Ebola-diagnosed military health worker to be treated in UK

Reuters / Stringer
A military health worker diagnosed with Ebola on Wednesday will be flown back to the UK for treatment, the Ministry of Defence (MoD) has confirmed.

The MoD said on Thursday that an RAF C17 plane had flown to Sierra Leone with an expert on the disease from the Royal Free Hospital in London on board.

Despite there being stringent procedures and controls in place to safeguard UK service personnel, there is always a level of risk in deployments on operations of this type,” an MoD spokeswoman said.

Public Health England (PHE) said an investigation into how the worker contracted the virus is currently underway. She is believed to have fallen ill at the Kerry Town Crisis Centre, built last year by the British Army and funded by the UK government.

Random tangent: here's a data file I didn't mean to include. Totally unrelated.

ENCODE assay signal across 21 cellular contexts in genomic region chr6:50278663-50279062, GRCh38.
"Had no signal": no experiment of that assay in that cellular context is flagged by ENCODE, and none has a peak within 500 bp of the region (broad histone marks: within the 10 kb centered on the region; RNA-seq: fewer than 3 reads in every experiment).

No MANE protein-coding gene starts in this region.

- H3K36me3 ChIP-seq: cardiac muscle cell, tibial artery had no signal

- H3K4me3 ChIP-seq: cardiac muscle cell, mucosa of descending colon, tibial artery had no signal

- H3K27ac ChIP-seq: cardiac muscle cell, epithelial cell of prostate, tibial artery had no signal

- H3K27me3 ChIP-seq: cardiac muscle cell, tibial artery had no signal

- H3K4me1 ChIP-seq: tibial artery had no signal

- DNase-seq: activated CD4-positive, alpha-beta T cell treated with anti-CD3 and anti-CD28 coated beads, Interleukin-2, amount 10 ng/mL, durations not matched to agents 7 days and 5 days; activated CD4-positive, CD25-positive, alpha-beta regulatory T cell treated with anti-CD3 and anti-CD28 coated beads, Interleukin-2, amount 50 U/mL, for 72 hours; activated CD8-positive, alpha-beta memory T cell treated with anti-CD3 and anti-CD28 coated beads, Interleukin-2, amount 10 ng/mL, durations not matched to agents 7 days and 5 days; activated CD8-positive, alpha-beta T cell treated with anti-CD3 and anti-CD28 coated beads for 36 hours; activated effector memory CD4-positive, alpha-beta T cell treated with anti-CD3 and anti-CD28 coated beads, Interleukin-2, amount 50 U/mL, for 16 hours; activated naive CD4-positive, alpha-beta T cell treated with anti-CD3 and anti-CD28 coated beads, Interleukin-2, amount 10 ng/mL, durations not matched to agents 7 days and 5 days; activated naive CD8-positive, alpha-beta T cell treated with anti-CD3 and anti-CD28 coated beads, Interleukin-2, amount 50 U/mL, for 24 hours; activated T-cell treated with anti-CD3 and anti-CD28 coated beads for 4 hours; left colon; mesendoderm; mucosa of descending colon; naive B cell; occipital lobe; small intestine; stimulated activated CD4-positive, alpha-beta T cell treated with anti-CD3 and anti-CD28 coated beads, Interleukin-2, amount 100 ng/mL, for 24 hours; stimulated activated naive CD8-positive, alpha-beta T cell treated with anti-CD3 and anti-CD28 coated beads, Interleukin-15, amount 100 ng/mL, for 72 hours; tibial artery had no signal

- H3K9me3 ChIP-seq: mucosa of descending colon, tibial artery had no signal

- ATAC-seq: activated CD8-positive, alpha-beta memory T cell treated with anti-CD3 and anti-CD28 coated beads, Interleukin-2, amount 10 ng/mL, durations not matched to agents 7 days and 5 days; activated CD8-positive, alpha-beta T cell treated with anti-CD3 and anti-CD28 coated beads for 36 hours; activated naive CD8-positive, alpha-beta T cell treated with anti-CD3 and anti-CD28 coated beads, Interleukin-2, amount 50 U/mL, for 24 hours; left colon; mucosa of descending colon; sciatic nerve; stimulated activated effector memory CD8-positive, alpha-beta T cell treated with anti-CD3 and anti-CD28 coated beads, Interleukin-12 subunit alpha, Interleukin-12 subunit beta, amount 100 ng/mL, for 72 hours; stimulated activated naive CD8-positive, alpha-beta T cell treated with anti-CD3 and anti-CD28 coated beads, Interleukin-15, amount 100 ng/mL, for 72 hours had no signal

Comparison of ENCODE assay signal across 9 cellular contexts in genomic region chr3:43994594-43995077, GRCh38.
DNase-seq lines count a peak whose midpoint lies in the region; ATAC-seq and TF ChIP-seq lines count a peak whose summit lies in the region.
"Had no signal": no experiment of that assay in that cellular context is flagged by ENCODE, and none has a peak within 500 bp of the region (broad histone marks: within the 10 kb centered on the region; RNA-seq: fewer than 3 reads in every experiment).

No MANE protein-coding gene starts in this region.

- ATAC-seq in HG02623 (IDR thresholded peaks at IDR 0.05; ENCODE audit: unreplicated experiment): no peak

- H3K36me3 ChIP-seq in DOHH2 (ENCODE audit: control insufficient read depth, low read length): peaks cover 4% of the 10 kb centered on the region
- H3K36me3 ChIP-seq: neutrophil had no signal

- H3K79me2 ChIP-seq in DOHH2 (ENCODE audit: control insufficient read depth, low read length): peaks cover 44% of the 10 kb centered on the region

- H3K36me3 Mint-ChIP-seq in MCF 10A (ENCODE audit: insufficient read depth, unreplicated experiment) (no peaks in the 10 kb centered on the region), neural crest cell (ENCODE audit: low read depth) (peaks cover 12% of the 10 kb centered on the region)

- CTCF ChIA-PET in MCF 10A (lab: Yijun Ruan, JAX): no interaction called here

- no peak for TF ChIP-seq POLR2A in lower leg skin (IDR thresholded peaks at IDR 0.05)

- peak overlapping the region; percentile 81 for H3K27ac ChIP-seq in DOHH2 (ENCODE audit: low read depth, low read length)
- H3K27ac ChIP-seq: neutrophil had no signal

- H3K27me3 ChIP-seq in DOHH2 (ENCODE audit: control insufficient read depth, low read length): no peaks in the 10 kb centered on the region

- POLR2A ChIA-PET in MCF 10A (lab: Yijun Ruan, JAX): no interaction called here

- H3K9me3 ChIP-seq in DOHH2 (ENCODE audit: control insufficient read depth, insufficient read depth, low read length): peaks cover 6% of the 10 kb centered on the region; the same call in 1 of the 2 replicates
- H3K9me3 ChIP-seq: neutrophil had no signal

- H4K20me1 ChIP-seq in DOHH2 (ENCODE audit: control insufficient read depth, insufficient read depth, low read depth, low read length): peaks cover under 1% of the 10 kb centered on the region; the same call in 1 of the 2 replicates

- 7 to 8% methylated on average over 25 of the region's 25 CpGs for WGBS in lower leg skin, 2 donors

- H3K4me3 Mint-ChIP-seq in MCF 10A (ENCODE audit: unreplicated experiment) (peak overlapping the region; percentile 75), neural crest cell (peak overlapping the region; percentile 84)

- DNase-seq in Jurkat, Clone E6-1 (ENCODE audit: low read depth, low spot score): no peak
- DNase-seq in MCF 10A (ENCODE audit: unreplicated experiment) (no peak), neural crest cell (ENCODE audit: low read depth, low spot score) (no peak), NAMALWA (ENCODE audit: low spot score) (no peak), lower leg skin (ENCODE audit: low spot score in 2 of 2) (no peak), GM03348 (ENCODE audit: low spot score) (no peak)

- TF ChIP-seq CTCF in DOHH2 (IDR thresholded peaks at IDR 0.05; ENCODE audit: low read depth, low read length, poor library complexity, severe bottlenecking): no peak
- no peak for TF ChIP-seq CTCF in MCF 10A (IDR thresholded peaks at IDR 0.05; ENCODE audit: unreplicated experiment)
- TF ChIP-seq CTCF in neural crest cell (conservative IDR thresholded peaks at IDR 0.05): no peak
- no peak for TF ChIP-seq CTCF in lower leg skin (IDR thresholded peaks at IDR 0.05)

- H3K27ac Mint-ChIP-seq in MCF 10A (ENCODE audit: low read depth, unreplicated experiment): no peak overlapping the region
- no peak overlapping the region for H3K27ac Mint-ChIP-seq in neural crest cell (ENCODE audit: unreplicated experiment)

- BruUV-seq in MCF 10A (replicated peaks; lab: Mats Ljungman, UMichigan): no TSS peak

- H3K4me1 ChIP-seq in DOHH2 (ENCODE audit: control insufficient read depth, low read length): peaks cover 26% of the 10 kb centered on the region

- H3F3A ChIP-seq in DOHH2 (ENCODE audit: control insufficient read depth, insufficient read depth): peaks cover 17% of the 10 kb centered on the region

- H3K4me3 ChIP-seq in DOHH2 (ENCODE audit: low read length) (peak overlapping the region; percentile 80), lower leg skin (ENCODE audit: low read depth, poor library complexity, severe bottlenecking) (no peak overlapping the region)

READ MORE: UK military health worker diagnosed with Ebola

“Any individuals identified as having had close contact will be assessed and a clinical decision made regarding bringing them to the UK,” the organization said.

“The UK has robust, well-developed and well-tested systems for managing Ebola and the overall risk to the public in the UK continues to be very low.”

The woman is the second British citizen to be infected with Ebola in 2015 after nurse Pauline Cafferkey was diagnosed with the disease upon her return from Sierra Leone in January.

Another British man, Will Pooley, contracted the virus in 2014 and was successfully treated in the UK.

The military health worker is the third foreign medic to be infected in Sierra Leone. In November last year, a Cuban doctor was flown to Geneva for treatment and survived.

Since the beginning of the current outbreak, more than 600 health workers have become infected in the three worst affected countries. Some 300 have died as a result, the majority West African.

More than 9,500 people have died as a result of the epidemic.